At first glance, it looks 3D-printed but the Eagle from Spain's David Flores Loredo is actually fashioned from wood. The futuristic-looking double-horned guitar sports a body that's full of shapely holes to help cut down on weight, has recently taken top honors in a global design competition, and is now on its way to production. Let's take a closer look.

Flores Loredo has been working on the Eagle project since January 2016, and finally finished it earlier this year.

"The electric guitar design has remained almost unaltered from the 50s and 60s when the main guitar icons were created and reproduced without major modifications till today, and also they used to be very heavy," he told New Atlas. "The main challenge was to achieve a really new, attractive and lightweight design.

"With that clear objective in mind I decided to use a futuristic and beautiful organic-streamlined design language, which was for me a perfect combination. It needed a continuous effort in order to obtain a proportioned and elegant shape and to maintain an accurate balance between all its aesthetic characteristics: aggressiveness vs. elegance, fluidity and softness vs. speed and sharpness, futurism vs. classicism.

"The design started from concept sketches on blank paper and continued with Photoshop, Solidworks CAD modeling, rendering and fabrication with a CNC machine. Finally it was manually painted, polished and adjusted."

The sculpted alder body's shapely gaps lend to its distinctive look, with the solid parts home to three EMG SA single coil pickups, a 5-way selector, and volume and two tone knobs near the Schaller chrome bridge. The fretting hand is treated to a 25.5 inch scale maple neck that ends in a hollowed out head with Kluson tuners and scripted badge.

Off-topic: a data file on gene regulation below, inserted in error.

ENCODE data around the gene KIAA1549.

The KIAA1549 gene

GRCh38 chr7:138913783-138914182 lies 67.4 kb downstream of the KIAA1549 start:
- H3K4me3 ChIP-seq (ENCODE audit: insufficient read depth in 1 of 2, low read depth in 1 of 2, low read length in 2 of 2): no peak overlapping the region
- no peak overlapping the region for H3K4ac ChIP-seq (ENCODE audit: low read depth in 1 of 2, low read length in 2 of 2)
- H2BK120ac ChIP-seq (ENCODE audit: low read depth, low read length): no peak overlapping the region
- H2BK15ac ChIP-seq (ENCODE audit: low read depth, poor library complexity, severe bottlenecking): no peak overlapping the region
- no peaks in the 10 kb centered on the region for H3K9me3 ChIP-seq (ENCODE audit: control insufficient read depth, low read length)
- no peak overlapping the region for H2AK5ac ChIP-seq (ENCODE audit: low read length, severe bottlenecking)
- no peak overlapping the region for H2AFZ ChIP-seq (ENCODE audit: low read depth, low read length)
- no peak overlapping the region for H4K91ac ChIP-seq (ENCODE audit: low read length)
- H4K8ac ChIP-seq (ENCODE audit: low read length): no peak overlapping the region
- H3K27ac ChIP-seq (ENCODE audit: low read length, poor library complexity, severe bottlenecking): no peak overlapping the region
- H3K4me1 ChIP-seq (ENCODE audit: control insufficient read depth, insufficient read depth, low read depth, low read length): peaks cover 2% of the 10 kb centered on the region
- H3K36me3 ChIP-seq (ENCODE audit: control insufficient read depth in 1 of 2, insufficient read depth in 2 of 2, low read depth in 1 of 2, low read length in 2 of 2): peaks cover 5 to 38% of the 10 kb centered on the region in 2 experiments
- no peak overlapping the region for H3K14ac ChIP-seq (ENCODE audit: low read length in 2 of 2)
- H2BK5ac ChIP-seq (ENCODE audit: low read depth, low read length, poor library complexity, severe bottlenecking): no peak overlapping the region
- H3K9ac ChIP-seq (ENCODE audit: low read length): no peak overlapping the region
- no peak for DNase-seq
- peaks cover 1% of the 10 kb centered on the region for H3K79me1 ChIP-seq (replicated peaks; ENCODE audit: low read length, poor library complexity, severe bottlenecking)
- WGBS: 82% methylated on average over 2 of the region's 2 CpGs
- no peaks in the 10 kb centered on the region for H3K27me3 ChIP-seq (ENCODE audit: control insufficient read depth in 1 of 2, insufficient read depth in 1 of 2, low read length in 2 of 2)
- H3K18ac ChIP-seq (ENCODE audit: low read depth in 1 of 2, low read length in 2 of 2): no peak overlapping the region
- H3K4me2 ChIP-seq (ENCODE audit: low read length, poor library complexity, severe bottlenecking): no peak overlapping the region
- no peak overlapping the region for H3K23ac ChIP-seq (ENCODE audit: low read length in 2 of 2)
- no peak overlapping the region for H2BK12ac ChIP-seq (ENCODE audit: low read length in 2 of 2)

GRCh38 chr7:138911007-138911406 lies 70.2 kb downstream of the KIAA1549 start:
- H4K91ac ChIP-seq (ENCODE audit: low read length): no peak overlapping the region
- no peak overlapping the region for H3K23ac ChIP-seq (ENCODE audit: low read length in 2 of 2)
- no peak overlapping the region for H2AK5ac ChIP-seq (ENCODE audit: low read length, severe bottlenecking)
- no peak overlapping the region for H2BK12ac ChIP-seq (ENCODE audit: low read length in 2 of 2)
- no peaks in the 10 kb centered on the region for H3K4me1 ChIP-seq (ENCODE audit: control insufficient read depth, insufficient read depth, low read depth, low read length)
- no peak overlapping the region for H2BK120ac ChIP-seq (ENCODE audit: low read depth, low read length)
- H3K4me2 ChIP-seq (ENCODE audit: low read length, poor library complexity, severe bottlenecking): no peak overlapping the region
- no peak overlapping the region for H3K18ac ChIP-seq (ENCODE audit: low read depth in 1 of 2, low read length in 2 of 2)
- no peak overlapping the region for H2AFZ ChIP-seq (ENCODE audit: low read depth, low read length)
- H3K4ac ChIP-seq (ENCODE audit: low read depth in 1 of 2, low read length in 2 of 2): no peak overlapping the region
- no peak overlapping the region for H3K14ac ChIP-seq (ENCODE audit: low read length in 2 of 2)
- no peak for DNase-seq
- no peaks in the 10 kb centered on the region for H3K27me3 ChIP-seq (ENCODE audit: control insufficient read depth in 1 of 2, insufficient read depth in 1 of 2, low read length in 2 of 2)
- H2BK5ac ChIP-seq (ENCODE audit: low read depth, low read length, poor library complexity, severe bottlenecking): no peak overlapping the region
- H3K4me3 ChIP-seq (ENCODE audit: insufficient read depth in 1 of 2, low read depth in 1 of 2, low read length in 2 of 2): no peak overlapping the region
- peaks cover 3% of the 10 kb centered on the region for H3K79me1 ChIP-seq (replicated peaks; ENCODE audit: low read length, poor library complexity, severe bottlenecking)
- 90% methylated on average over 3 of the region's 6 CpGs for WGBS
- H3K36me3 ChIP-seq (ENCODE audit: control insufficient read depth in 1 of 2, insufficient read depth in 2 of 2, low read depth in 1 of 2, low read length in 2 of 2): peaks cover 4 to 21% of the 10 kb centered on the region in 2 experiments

All those gaps in the wood mean that the Eagle tips the scales at an easy-on-the-neck 2.7 kg (6 lb), which matches the chambered Enlightened Series guitars from Michael Kelly. It doesn't have the classic look of those instruments, but Flores Loredo told us that it's very comfortable to play and boasts a "powerful and versatile sound born from a state-of-the-art pickup system, precise manufacturing and a careful selection of high quality woods and components."

The instrument's elegant lines and unusual look managed to attract the attention of judges in the latest A Design Award competition, with the hullabaloo generated from being named a Golden A winner leading to Flores Loredo now taking the Eagle into production.

"Due to its success and acceptance, we are beginning the production of the first units and they will be soon commercialized officially," Flores Loredo revealed to us. "Any guitarist in the world will be able to fly up to the stage with an Eagle."

Players interested in buying an Eagle can contact Flores Loredo via the source link below. We've no word on expected pricing at this stage.

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